Everything in VBA programming is an object. The workbook is an object. The worksheet is a "child" object (i.e. sub-component) of the workbook. A cell, or range of cells, is a child object of the worksheet. Objects have methods (i.e. things the object can do) and properties (i.e. facts about the object). Conceptually, think of an object as a noun: a person, place, or thing. A dog would be an object. Dogs have methods (e.g. bark, run, poop) and properties (e.g. weight, color, breed). Programming objects are similar. A cell object has methods that can be performed and properties about the cell.
Methods are a set of predefined actions that can be performed on the data contained in the object. Methods are tied directly to an object. They occur when an action takes place upon that object. They do not exist independent of that object. Methods can be "executed" by "calling" them in VBA code. For example, to clear the contents of a cell, you would write:
The "." indicates that the "Clear" command which comes after the "." is a method of the Range("A1") object. Different types of objects have different methods available to them.
Properties are characteristics of an object. In other words, a property is a piece of information that describes some aspect of an object (e.g. the value of a cell, the number of columns in a Range, the width of a column, etc.). Unlike methods that are "called" with a simple line of code, properties are either "get" or "set," "read" or "written." In other words, when writing VBA code and referring to an object's properties, we are always either trying to find out what the property is ("get" or "read" the Range("A1").Font.Bold property to find out if the cell is bold) or we are trying to set the property to some new value ("set" or "write" the Range("A1").Font.Bold property to True). As a result of this, we always refer to object properties in VBA code with an "equals" ( = ) sign on one side or the other. For example:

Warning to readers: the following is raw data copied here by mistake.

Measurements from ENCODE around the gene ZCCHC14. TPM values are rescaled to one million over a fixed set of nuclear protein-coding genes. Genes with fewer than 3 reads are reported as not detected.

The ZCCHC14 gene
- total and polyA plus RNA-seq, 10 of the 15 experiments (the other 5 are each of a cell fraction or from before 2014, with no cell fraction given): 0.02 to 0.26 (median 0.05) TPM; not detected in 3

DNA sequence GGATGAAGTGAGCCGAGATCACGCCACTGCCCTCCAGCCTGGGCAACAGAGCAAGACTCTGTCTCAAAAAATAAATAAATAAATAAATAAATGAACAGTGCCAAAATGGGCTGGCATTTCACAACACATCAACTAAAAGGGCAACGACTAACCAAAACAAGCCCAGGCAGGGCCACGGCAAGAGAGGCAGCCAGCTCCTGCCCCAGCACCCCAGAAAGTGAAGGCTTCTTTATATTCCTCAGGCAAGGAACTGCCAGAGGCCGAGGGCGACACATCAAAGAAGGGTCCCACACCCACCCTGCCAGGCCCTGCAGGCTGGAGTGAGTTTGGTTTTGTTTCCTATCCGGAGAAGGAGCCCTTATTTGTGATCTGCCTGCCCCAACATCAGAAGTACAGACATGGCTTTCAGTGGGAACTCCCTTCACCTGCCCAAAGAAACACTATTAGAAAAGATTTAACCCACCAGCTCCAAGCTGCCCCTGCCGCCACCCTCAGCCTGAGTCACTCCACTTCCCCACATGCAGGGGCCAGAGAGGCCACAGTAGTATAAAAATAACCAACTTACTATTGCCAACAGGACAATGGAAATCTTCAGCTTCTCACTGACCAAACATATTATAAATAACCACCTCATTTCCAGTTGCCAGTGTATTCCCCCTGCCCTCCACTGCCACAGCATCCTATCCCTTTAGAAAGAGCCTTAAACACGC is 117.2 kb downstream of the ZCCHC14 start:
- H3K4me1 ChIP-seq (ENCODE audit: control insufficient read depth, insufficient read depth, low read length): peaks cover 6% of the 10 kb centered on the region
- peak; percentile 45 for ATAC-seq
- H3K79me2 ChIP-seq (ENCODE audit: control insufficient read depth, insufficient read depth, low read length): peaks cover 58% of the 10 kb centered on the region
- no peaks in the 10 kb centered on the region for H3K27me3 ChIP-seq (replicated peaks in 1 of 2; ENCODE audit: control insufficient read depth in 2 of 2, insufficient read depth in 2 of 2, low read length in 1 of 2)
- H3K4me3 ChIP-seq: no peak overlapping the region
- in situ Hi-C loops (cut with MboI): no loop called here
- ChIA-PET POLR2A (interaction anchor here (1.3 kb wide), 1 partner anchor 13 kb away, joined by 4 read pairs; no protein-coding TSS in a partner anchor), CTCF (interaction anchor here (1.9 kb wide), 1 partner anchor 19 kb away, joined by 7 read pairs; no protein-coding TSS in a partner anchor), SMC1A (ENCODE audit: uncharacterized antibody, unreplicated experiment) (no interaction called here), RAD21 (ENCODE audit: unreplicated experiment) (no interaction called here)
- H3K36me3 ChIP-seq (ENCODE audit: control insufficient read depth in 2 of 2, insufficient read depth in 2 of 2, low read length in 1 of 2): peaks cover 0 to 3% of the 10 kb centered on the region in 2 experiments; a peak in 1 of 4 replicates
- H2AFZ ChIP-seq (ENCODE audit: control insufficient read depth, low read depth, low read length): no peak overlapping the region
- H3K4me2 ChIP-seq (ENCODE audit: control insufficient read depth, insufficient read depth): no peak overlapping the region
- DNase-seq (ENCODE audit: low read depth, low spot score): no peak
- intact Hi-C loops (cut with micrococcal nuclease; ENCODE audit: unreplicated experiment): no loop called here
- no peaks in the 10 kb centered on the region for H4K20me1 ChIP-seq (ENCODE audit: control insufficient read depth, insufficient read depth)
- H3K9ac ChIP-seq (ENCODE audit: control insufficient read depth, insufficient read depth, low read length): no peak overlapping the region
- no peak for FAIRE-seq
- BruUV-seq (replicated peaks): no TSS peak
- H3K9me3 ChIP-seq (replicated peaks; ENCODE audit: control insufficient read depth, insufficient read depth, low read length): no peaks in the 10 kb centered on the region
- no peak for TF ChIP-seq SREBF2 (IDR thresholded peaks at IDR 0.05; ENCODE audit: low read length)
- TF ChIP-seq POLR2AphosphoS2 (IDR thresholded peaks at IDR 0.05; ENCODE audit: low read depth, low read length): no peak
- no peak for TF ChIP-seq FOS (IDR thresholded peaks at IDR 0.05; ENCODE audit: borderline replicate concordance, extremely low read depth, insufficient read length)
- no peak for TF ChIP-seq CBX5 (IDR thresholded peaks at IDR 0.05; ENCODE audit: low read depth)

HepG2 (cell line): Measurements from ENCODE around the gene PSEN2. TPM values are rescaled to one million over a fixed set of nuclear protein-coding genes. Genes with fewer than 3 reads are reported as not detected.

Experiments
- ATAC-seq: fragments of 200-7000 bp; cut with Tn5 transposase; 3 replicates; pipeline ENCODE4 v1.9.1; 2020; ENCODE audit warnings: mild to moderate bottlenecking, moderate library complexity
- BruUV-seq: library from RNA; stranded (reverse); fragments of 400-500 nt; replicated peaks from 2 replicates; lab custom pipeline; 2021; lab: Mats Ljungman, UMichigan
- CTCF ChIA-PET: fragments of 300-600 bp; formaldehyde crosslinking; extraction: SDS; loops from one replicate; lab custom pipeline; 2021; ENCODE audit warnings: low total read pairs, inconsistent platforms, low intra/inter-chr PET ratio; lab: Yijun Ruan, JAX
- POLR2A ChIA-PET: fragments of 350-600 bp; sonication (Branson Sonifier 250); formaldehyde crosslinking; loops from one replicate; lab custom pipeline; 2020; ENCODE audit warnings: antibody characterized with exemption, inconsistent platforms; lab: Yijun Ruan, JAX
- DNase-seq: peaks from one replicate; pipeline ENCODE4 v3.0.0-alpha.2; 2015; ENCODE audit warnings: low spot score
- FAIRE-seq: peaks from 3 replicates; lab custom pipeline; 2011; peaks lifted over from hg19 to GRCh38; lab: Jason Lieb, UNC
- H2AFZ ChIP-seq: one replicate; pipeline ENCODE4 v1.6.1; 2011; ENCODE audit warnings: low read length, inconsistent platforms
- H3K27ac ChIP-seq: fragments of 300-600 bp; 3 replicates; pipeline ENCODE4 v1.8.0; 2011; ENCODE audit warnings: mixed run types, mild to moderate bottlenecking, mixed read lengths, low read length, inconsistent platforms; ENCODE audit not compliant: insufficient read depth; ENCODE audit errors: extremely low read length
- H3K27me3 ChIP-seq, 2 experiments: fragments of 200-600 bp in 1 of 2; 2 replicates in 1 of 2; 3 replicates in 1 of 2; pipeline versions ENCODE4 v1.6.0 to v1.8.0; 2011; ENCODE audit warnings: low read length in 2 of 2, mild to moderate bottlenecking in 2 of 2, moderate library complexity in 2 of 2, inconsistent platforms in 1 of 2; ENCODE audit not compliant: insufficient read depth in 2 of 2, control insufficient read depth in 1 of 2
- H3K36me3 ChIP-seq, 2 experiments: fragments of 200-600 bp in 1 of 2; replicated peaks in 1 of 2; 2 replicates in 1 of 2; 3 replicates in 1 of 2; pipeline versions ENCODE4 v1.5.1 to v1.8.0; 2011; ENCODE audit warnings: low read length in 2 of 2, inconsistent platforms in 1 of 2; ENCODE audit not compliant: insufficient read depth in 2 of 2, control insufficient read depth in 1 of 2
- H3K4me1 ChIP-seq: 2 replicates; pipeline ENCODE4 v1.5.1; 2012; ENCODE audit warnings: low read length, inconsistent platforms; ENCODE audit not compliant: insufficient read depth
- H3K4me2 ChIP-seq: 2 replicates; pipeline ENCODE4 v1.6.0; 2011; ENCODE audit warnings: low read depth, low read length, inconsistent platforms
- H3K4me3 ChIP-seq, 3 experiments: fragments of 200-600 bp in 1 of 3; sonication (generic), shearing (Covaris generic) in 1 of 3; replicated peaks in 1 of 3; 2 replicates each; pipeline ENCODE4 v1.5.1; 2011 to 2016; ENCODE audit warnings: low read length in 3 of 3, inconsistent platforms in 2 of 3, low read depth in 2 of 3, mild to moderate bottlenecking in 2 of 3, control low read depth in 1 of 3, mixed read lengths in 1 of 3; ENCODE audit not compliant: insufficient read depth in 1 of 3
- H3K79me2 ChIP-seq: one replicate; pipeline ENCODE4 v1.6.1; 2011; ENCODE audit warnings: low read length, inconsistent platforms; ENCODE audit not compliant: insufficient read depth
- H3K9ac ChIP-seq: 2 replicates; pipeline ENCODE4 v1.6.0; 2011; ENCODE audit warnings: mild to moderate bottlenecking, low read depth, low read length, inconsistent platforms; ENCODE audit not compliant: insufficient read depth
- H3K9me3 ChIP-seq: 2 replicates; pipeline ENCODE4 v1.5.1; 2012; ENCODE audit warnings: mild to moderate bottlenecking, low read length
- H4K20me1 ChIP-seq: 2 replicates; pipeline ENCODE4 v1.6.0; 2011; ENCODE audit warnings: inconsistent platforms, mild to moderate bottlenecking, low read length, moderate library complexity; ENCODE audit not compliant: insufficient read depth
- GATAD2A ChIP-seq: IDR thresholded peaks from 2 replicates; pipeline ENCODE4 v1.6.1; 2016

Range("A1").Font.Bold = True
The following code gets, or reads, the Bold property of cell A1 and stores it in the declared boolean variable "bold":
Dim bold as Boolean bold = Range("A1").Font.Bold
You can view an object's methods and properties by opening the Visual Basic editor. Type the object's name followed by a period. A dropdown list appears that contains the methods and properties available for the object. Methods are designated by a green box icon. Properties are designated by a finger icon. The figure below shows this for the Range object.